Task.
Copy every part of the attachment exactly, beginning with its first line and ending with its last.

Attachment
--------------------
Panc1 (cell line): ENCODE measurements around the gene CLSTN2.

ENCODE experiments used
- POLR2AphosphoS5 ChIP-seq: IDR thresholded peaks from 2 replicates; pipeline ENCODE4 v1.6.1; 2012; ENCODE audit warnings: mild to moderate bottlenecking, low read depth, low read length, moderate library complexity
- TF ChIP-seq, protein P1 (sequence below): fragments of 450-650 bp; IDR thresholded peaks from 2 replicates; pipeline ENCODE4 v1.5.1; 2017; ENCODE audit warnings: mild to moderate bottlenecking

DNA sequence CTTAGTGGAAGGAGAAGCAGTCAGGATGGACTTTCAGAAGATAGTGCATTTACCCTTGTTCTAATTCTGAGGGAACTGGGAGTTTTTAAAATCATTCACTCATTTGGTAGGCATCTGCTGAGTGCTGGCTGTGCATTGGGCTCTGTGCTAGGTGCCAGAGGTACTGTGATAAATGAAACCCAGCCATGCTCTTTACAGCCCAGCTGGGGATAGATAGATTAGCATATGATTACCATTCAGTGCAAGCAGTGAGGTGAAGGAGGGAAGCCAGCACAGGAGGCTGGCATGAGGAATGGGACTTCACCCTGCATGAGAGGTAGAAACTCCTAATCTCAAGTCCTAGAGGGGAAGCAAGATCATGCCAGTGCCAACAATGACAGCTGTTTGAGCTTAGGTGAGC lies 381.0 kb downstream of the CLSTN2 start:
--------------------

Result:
Panc1 (cell line): ENCODE measurements around the gene CLSTN2.

ENCODE experiments used
- POLR2AphosphoS5 ChIP-seq: IDR thresholded peaks from 2 replicates; pipeline ENCODE4 v1.6.1; 2012; ENCODE audit warnings: mild to moderate bottlenecking, low read depth, low read length, moderate library complexity
- TF ChIP-seq, protein P1 (sequence below): fragments of 450-650 bp; IDR thresholded peaks from 2 replicates; pipeline ENCODE4 v1.5.1; 2017; ENCODE audit warnings: mild to moderate bottlenecking

DNA sequence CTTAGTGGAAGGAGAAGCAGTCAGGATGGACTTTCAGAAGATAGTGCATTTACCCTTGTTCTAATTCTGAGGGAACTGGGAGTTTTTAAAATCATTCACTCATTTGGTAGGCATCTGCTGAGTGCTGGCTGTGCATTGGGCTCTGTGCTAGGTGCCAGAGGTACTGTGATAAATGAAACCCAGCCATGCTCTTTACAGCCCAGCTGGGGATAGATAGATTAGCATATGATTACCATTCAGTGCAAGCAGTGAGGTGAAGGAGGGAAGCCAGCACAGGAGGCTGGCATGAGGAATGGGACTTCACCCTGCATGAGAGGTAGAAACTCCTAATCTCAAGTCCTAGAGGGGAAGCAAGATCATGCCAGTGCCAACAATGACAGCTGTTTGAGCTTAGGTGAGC lies 381.0 kb downstream of the CLSTN2 start: